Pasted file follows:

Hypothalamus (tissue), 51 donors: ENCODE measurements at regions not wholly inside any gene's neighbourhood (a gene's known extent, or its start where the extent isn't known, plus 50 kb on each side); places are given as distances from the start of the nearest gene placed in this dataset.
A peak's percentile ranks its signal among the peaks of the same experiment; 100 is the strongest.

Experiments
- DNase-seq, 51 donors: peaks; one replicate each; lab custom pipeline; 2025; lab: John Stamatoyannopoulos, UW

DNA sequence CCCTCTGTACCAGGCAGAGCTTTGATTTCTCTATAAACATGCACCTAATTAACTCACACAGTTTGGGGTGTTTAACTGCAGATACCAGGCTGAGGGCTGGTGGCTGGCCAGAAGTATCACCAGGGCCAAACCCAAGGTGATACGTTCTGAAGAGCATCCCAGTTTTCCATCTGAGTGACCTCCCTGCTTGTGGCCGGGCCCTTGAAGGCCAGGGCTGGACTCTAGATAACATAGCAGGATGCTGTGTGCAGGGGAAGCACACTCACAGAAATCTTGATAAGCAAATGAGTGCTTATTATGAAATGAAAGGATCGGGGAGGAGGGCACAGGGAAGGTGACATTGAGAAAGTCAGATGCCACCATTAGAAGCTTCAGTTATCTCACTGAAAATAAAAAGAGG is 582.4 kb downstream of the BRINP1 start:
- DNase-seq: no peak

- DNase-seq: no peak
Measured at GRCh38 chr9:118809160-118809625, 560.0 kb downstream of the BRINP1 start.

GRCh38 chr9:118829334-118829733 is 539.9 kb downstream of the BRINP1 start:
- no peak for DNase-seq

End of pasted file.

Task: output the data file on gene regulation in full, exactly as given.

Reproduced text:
Hypothalamus (tissue), 51 donors: ENCODE measurements at regions not wholly inside any gene's neighbourhood (a gene's known extent, or its start where the extent isn't known, plus 50 kb on each side); places are given as distances from the start of the nearest gene placed in this dataset.
A peak's percentile ranks its signal among the peaks of the same experiment; 100 is the strongest.

Experiments
- DNase-seq, 51 donors: peaks; one replicate each; lab custom pipeline; 2025; lab: John Stamatoyannopoulos, UW

DNA sequence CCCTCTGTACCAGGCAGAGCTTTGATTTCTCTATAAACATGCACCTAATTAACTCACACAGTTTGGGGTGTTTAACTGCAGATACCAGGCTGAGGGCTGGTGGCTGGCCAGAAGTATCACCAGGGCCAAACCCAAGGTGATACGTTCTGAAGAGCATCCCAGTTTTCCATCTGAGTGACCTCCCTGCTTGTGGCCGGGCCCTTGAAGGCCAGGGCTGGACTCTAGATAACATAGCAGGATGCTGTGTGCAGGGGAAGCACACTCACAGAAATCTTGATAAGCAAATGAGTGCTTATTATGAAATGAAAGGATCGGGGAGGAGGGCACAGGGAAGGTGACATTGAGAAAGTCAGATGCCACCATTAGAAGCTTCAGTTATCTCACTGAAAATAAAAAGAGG is 582.4 kb downstream of the BRINP1 start:
- DNase-seq: no peak

- DNase-seq: no peak
Measured at GRCh38 chr9:118809160-118809625, 560.0 kb downstream of the BRINP1 start.

GRCh38 chr9:118829334-118829733 is 539.9 kb downstream of the BRINP1 start:
- no peak for DNase-seq